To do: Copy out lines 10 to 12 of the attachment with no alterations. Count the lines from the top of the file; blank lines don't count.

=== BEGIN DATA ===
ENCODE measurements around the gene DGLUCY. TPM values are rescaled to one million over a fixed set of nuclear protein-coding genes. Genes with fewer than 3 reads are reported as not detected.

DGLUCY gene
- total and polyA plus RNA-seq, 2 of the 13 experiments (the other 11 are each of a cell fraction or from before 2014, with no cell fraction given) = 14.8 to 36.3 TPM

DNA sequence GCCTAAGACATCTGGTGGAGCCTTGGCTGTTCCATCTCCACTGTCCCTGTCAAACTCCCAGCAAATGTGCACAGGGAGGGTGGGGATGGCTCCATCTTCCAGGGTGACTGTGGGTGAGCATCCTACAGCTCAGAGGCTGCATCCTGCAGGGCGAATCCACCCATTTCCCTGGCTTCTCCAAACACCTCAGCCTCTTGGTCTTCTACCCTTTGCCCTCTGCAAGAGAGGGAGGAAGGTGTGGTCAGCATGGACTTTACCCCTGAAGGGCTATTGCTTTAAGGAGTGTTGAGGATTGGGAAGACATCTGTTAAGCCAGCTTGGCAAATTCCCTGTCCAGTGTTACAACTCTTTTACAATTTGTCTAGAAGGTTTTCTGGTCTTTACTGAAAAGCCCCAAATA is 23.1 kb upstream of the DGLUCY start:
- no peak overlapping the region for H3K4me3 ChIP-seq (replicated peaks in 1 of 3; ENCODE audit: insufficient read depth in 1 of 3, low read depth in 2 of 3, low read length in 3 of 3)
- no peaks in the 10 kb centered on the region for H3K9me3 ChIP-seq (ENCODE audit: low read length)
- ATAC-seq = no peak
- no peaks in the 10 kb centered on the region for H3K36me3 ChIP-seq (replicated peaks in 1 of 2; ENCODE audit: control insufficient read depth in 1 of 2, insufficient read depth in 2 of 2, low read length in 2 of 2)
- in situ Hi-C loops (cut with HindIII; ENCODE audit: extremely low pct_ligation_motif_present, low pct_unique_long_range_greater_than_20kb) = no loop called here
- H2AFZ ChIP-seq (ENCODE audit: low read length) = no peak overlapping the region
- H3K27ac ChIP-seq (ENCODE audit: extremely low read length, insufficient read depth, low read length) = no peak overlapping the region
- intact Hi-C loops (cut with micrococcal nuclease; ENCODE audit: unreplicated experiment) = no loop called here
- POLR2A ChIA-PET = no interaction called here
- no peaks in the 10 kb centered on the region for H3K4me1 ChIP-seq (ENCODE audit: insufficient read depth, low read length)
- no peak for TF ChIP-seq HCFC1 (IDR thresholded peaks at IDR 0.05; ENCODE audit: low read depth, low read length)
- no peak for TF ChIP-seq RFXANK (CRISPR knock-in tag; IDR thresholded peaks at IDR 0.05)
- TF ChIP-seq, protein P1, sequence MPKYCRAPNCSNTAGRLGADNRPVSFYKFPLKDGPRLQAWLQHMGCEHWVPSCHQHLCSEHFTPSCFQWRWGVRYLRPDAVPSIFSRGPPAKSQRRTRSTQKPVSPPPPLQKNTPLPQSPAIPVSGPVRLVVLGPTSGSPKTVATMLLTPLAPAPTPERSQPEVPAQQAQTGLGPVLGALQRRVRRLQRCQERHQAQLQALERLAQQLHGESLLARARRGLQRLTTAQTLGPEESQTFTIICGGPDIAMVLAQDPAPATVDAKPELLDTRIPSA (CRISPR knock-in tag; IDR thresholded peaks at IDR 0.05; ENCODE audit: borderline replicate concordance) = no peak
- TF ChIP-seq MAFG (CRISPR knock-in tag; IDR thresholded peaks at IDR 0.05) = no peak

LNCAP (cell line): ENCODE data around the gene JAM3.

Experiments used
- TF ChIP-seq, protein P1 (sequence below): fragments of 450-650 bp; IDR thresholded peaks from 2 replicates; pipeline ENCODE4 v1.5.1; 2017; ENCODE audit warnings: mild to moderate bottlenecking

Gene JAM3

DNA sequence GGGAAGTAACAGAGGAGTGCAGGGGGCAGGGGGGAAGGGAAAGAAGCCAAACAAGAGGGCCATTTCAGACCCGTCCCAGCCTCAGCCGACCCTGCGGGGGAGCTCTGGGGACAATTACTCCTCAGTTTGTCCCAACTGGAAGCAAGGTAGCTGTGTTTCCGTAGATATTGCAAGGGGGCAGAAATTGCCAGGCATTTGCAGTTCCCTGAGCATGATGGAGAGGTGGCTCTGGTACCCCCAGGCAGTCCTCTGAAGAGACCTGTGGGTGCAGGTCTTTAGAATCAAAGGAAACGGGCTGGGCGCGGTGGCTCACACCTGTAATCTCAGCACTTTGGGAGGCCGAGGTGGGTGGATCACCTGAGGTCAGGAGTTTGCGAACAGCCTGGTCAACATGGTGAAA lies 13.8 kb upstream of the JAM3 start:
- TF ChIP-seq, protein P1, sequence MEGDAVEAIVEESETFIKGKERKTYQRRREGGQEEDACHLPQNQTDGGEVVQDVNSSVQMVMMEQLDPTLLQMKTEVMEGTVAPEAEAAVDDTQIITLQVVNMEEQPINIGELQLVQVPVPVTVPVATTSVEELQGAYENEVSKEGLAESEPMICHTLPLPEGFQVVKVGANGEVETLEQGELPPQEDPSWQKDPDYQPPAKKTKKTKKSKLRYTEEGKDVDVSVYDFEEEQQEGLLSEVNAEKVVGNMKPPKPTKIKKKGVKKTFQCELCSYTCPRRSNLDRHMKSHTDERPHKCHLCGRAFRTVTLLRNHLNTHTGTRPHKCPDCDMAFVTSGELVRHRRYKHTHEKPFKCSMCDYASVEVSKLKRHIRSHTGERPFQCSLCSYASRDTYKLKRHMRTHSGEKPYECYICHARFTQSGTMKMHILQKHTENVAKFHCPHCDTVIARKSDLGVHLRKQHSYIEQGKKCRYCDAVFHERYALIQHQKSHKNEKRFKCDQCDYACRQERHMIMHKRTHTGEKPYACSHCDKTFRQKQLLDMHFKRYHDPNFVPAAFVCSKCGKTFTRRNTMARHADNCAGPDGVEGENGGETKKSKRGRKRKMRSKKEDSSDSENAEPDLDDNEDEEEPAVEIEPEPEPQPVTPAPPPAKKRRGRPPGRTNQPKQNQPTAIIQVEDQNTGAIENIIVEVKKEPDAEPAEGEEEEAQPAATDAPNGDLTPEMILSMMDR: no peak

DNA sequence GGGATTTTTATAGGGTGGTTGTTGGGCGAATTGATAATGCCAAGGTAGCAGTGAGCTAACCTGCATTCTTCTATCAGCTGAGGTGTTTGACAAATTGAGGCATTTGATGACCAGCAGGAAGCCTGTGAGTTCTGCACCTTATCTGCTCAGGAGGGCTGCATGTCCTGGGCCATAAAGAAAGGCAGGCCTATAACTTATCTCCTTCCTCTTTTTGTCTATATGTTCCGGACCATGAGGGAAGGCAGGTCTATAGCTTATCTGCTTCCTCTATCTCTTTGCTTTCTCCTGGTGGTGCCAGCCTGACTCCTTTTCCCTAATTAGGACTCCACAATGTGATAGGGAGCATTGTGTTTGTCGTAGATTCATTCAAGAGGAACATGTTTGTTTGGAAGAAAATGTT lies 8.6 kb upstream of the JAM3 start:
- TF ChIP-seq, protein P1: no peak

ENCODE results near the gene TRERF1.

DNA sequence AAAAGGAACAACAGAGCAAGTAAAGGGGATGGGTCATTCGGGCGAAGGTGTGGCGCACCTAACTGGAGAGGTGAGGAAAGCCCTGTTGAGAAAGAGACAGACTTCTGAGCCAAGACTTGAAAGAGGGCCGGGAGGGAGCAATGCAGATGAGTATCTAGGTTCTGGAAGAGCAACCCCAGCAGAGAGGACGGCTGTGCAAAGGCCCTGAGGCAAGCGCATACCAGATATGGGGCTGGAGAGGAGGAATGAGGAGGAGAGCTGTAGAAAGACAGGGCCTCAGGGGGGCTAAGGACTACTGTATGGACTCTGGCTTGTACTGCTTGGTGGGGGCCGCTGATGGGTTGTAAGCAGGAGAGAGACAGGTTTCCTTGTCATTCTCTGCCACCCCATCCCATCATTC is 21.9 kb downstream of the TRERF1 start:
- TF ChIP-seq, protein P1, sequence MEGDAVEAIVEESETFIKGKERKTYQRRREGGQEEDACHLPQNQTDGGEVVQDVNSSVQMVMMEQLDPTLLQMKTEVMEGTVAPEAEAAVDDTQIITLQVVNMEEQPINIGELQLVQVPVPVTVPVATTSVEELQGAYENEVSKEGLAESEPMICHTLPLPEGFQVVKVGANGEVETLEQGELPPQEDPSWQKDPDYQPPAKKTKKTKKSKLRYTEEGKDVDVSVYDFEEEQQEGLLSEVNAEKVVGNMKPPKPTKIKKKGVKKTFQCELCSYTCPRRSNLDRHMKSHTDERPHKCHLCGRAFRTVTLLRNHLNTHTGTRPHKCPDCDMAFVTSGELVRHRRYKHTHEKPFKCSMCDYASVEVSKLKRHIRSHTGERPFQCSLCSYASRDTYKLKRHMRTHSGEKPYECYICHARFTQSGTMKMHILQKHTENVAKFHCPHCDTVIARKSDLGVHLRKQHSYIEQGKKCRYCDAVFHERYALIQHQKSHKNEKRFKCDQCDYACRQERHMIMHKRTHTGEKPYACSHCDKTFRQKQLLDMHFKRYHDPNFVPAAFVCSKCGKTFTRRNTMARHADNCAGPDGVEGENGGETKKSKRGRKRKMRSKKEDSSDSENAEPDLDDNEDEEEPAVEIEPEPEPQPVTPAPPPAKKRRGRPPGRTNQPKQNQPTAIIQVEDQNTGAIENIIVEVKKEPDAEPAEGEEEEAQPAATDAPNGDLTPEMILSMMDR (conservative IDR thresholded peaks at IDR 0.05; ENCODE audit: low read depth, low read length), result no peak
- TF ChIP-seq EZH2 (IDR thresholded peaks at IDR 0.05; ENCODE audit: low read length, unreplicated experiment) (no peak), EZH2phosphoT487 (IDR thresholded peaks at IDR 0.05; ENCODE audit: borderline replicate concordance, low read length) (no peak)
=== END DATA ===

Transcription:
- H2AFZ ChIP-seq (ENCODE audit: low read length) = no peak overlapping the region
- H3K27ac ChIP-seq (ENCODE audit: extremely low read length, insufficient read depth, low read length) = no peak overlapping the region
- intact Hi-C loops (cut with micrococcal nuclease; ENCODE audit: unreplicated experiment) = no loop called here